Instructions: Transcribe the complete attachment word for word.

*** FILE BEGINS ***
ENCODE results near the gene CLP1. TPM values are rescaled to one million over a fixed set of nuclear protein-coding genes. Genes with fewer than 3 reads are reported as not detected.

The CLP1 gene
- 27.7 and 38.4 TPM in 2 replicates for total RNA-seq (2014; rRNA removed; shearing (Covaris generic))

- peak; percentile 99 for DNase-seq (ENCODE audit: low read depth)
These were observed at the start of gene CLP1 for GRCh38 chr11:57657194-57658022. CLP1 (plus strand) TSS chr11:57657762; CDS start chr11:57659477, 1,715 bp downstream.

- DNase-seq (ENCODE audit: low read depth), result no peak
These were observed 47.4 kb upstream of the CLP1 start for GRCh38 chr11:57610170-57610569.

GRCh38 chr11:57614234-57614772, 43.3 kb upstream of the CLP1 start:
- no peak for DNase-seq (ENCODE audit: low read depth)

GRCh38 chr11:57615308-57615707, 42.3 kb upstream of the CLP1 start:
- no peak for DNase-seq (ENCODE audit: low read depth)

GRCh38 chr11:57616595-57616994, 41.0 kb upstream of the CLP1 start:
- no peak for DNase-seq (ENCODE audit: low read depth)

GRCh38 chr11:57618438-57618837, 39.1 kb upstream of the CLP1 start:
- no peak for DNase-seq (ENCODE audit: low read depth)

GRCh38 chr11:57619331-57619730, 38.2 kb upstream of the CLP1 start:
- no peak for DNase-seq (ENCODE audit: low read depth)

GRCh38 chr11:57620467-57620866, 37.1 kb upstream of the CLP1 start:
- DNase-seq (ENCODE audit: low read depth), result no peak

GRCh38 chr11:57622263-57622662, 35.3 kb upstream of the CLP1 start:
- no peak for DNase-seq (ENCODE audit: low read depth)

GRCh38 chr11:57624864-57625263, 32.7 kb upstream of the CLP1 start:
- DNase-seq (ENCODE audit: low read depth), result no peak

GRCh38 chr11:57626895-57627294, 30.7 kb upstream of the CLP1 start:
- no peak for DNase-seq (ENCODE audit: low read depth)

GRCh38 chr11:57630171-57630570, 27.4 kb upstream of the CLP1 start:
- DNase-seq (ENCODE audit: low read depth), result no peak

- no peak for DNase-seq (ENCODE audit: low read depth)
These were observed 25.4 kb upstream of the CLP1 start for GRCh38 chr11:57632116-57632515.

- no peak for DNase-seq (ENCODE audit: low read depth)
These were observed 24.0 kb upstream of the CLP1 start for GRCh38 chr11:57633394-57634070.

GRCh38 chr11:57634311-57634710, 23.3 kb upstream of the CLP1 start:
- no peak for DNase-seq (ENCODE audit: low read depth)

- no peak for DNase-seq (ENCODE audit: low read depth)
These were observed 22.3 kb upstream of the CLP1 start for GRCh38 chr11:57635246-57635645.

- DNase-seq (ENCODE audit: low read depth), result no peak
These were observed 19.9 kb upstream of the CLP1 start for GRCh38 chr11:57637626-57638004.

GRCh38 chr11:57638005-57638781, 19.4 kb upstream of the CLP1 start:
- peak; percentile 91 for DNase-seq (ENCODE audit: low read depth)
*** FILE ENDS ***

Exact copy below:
ENCODE results near the gene CLP1. TPM values are rescaled to one million over a fixed set of nuclear protein-coding genes. Genes with fewer than 3 reads are reported as not detected.

The CLP1 gene
- 27.7 and 38.4 TPM in 2 replicates for total RNA-seq (2014; rRNA removed; shearing (Covaris generic))

- peak; percentile 99 for DNase-seq (ENCODE audit: low read depth)
These were observed at the start of gene CLP1 for GRCh38 chr11:57657194-57658022. CLP1 (plus strand) TSS chr11:57657762; CDS start chr11:57659477, 1,715 bp downstream.

- DNase-seq (ENCODE audit: low read depth), result no peak
These were observed 47.4 kb upstream of the CLP1 start for GRCh38 chr11:57610170-57610569.

GRCh38 chr11:57614234-57614772, 43.3 kb upstream of the CLP1 start:
- no peak for DNase-seq (ENCODE audit: low read depth)

GRCh38 chr11:57615308-57615707, 42.3 kb upstream of the CLP1 start:
- no peak for DNase-seq (ENCODE audit: low read depth)

GRCh38 chr11:57616595-57616994, 41.0 kb upstream of the CLP1 start:
- no peak for DNase-seq (ENCODE audit: low read depth)

GRCh38 chr11:57618438-57618837, 39.1 kb upstream of the CLP1 start:
- no peak for DNase-seq (ENCODE audit: low read depth)

GRCh38 chr11:57619331-57619730, 38.2 kb upstream of the CLP1 start:
- no peak for DNase-seq (ENCODE audit: low read depth)

GRCh38 chr11:57620467-57620866, 37.1 kb upstream of the CLP1 start:
- DNase-seq (ENCODE audit: low read depth), result no peak

GRCh38 chr11:57622263-57622662, 35.3 kb upstream of the CLP1 start:
- no peak for DNase-seq (ENCODE audit: low read depth)

GRCh38 chr11:57624864-57625263, 32.7 kb upstream of the CLP1 start:
- DNase-seq (ENCODE audit: low read depth), result no peak

GRCh38 chr11:57626895-57627294, 30.7 kb upstream of the CLP1 start:
- no peak for DNase-seq (ENCODE audit: low read depth)

GRCh38 chr11:57630171-57630570, 27.4 kb upstream of the CLP1 start:
- DNase-seq (ENCODE audit: low read depth), result no peak

- no peak for DNase-seq (ENCODE audit: low read depth)
These were observed 25.4 kb upstream of the CLP1 start for GRCh38 chr11:57632116-57632515.

- no peak for DNase-seq (ENCODE audit: low read depth)
These were observed 24.0 kb upstream of the CLP1 start for GRCh38 chr11:57633394-57634070.

GRCh38 chr11:57634311-57634710, 23.3 kb upstream of the CLP1 start:
- no peak for DNase-seq (ENCODE audit: low read depth)

- no peak for DNase-seq (ENCODE audit: low read depth)
These were observed 22.3 kb upstream of the CLP1 start for GRCh38 chr11:57635246-57635645.

- DNase-seq (ENCODE audit: low read depth), result no peak
These were observed 19.9 kb upstream of the CLP1 start for GRCh38 chr11:57637626-57638004.

GRCh38 chr11:57638005-57638781, 19.4 kb upstream of the CLP1 start:
- peak; percentile 91 for DNase-seq (ENCODE audit: low read depth)